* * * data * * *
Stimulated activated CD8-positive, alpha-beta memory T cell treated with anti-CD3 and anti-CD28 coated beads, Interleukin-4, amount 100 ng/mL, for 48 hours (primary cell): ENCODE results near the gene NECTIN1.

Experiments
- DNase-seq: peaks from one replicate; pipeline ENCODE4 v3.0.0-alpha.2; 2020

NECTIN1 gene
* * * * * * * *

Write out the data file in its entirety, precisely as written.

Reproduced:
Stimulated activated CD8-positive, alpha-beta memory T cell treated with anti-CD3 and anti-CD28 coated beads, Interleukin-4, amount 100 ng/mL, for 48 hours (primary cell): ENCODE results near the gene NECTIN1.

Experiments
- DNase-seq: peaks from one replicate; pipeline ENCODE4 v3.0.0-alpha.2; 2020

NECTIN1 gene